to complete all activation activities. There is no doubt, that given a deadline, the staff in a healthcare organization will meet it and ensure that proper patient care is delivered. Unfortunately, the amount of time that is required for appropriate staff training and process retooling is typically way underestimated. The result is often an increase in cost and a decrease in efficient early in the new facility's life cycle. In our experience, there cannot be too much time allotted for activation activities. While construction is never an exact science it behooves the Owner to set a date for "The Big Move" as early as possible. Once this date has been established, a cascade of decisions can be made. For example, if new services that require additional FTE's will be added, recruiting must be factored into the schedule. In addition, procuring a Relocation Specialist (the physical mover) should happen sooner rather than later. There are only a handful of companies that specialize in large hospital moves and their calendars are booked well in advance. Considering all these factors and based on our experience over the years, we recommend that a date be set for the "The Big Move" that is no less than 60-90 days from Certificate of Occupancy for smaller projects or those that are in ambulatory settings. For larger and more complex projects, we recommend that the date be a minimum of 90-120 days from Certificate of Occupancy. Setting Up a Command and Communication Structure Given the complexities and risks surrounding the move to a new facility, it is recommended that this task be approached in a manner similar to an Emergency Preparedness situation. Many hospitals utilize principles of the Hospital Emergency Incident Command System (HEICS) and set up the requisite Incident Command Center (ICC). Since healthcare staff is familiar with these terms and procedures, it will be beneficial to closely mimic this set-up for the command and communication structure to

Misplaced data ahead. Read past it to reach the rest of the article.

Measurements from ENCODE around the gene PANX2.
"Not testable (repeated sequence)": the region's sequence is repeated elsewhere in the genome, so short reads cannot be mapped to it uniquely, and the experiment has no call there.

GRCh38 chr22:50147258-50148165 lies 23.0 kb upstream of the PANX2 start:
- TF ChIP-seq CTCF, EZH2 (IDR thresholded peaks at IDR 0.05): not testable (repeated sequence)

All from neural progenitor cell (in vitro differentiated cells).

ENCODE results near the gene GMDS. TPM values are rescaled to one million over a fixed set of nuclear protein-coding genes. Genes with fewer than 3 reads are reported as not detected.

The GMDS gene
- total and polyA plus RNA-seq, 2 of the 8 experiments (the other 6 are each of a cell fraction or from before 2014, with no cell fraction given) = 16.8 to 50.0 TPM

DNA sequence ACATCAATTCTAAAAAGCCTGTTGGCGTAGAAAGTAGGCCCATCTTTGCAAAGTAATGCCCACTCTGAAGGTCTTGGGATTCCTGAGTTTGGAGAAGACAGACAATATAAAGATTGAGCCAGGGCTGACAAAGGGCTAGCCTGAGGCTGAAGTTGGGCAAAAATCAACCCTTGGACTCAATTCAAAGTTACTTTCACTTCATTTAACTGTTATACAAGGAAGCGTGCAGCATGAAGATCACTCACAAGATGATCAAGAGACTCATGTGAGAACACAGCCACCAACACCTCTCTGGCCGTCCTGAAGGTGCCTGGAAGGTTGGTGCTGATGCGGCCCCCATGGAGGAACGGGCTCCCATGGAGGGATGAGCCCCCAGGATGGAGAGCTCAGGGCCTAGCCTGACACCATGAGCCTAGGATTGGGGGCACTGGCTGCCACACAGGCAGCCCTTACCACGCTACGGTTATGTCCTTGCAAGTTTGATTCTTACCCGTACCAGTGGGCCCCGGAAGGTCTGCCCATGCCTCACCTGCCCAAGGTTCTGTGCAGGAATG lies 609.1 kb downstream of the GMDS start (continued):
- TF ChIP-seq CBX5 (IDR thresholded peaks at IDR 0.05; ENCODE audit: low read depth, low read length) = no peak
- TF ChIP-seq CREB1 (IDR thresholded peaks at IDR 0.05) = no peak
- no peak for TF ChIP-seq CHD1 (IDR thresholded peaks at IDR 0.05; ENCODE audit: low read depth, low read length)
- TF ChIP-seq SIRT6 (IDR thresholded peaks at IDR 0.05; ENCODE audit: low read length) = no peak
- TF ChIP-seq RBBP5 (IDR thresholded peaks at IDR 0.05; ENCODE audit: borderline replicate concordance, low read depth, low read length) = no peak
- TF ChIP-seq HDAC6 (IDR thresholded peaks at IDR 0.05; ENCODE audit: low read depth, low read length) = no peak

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support "The Big Move". should be as follows:

Some considerations in your plan

Timing of Command Center Activation - The physical move of contents may take place the weekend prior to first clinical visit or for larger facilities it could begin two to four weeks ahead. Typically, patient moves occur in one day over a weekend. However, depending on your volume, it may be best for your organization to phase your patient moves. Regardless, we recommend activating the Command Center to support the beginning of the physical move. Obviously, there is a ramp up period from the early days of your Command Center operations to when you complete the move. Keeping The Clutter Out - Especially on patient move days, it is vital to include only essential Command Center personnel who have a defined role in the process. Setting a "Contractor & Vendor Support Room" that is linked by communications with the Command Center is critical to coordinate all activities. Should staff require systems support during the patient move, contractors and vendors can easily be dispatched from this area to the trouble spot. Also, separate rooms for media, volunteers and patient's families should be set up in a similar fashion. Leverage Technology - The best Command Centers we have encountered have been those that utilize the facility technology to allow for enhanced monitoring and communication. With proper planning, temporary measures can allow for effective use of the facility communication and monitoring systems even if the Command Structure location is not part of a permanent Central Command in the hospital. The Command Center should be able to access all camera locations to view activity, view bed management and have its own unique phone number with an extension that is easy to remember such as x6683 or "MOVE".

The Command Center is the epicenter of "The Big Move" and should be activated when the physical move begins. Roles and 4


Capital Project Solutions – September 2011